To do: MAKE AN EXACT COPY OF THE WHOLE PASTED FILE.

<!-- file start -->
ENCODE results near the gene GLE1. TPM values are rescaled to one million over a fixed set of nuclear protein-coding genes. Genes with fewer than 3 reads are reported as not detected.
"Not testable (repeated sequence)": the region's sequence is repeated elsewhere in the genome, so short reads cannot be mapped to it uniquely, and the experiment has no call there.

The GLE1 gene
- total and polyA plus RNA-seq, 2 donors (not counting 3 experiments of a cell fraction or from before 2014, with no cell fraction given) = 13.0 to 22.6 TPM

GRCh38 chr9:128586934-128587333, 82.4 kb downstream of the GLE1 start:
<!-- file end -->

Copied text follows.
ENCODE results near the gene GLE1. TPM values are rescaled to one million over a fixed set of nuclear protein-coding genes. Genes with fewer than 3 reads are reported as not detected.
"Not testable (repeated sequence)": the region's sequence is repeated elsewhere in the genome, so short reads cannot be mapped to it uniquely, and the experiment has no call there.

The GLE1 gene
- total and polyA plus RNA-seq, 2 donors (not counting 3 experiments of a cell fraction or from before 2014, with no cell fraction given) = 13.0 to 22.6 TPM

GRCh38 chr9:128586934-128587333, 82.4 kb downstream of the GLE1 start: